Golden’s initial understanding of geisha culture and tradition was discarded when he was introduced to Mineko Iwasaki, a former geisha who was very prominent in her time. This influenced him to toss away his initial 800-page draft and begin again with a new focus and point of view. He changed from a third-person perspective to a first-person one following the life of Sayuri.
I did draw on my knowledge of Mineko to create Sayuri. However, the story of Sayuri’s life in no way relates to Mineko’s. In fact, I’ve never asked Mineko anything beyond the most superficial questions about her history. I didn’t want to limit the possibilities that might suggest themselves to me as I tried to imagine Sayuri’s struggle.
Regarding the reviews and reception of the novel, ‘Memoirs of a Geisha‘ is very successful (especially in terms of the Western audience). But the Eastern audience, especially in Japan and China, did not favor his representation of their cultures in the book and the suggestion that geisha were more like prostitutes than anything else.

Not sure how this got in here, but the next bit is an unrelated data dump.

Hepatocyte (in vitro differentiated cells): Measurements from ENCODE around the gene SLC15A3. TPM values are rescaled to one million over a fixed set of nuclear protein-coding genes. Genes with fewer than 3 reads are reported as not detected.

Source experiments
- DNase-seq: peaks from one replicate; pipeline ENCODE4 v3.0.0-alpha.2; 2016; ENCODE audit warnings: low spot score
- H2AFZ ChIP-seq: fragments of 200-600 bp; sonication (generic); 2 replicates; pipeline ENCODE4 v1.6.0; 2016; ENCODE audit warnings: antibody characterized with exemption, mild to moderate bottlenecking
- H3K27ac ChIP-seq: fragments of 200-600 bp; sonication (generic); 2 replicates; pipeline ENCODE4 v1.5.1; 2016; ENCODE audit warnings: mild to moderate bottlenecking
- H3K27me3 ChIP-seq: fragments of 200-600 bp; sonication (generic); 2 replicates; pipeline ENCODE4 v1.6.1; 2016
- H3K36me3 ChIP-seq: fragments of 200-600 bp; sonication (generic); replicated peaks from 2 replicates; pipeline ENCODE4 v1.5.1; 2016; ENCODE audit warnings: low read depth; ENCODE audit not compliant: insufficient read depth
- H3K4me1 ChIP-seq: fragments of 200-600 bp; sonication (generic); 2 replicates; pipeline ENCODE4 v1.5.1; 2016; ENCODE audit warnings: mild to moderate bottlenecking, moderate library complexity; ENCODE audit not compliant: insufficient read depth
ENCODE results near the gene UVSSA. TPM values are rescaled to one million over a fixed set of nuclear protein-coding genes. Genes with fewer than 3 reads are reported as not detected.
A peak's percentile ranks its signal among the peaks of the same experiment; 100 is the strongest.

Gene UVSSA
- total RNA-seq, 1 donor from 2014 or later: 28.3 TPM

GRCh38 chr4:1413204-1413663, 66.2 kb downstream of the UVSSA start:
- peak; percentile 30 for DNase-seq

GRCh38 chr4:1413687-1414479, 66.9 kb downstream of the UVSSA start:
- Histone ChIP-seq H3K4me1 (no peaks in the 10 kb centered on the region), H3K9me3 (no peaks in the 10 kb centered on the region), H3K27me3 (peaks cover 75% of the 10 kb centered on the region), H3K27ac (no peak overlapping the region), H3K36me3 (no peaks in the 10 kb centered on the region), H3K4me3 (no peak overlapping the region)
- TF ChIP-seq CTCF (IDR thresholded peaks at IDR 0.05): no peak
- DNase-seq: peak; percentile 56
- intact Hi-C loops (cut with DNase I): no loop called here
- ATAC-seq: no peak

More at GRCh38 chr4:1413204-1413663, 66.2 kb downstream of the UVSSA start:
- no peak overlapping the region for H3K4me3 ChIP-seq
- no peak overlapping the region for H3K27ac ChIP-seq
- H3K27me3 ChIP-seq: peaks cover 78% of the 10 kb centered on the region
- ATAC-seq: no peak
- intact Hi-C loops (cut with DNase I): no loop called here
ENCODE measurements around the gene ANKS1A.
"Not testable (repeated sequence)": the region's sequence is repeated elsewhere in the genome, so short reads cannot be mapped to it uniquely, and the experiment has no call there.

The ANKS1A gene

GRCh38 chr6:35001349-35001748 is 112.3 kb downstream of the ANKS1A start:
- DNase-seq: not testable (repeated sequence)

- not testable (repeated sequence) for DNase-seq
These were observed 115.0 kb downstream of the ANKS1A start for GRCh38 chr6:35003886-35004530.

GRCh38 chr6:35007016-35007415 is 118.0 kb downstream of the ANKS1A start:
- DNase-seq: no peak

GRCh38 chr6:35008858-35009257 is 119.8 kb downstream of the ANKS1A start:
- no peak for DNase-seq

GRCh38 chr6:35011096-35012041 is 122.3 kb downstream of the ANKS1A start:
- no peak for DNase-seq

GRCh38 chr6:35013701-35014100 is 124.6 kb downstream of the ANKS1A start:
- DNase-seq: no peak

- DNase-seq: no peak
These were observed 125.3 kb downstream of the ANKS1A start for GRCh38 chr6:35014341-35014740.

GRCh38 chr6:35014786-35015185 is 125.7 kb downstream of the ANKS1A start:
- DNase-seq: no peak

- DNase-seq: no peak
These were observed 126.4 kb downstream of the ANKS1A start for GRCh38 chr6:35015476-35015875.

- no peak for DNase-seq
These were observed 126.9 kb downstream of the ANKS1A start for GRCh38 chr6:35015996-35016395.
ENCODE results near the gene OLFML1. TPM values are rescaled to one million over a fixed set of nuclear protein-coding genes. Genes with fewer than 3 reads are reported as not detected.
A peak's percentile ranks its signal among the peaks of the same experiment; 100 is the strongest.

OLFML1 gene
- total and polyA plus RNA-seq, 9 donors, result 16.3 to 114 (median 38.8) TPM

Certain critics and readers from Japan felt Golden misrepresented geisha tradition and culture with mistakes he made in regard to the truth of the rituals and traditions of geishas. The Chinese critics felt the book featured anti-China rhetoric and slander directed toward their government and traditions.
What is an important Arthur Golden quote?
An important Arthur Golden quote is: “As an American man of the 1990s writing about a Japanese woman of the 1930s, I needed to cross three cultural divides–man to woman, American to Japanese, and present to past.” Golden had difficulty bridging multiple cultural divides but managed to do so in ‘Memoirs of a Geisha.’ He did extensive research that lasted six years before finishing the novel.
What is Arthur Golden best known for?
Arthur Golden is best known for his famous novel, ‘Memoirs of a Geisha.’ It was an immediate success, landing him on the New York Times bestseller list for two years straight.
What genre does Arthur Golden write?
Golden wrote only one novel, a historical fiction book, in the first person perspective. His Japanese culture and historical background inspired him to write a novel about a fictional geisha.
What is Arthur Golden’s background in Japanese history?
Golden was first introduced to Japanese history while attending Harvard University, where he received a degree in Japanese art history. He then attended Columbia University, where he continued to study Japanese history and the Japanese language.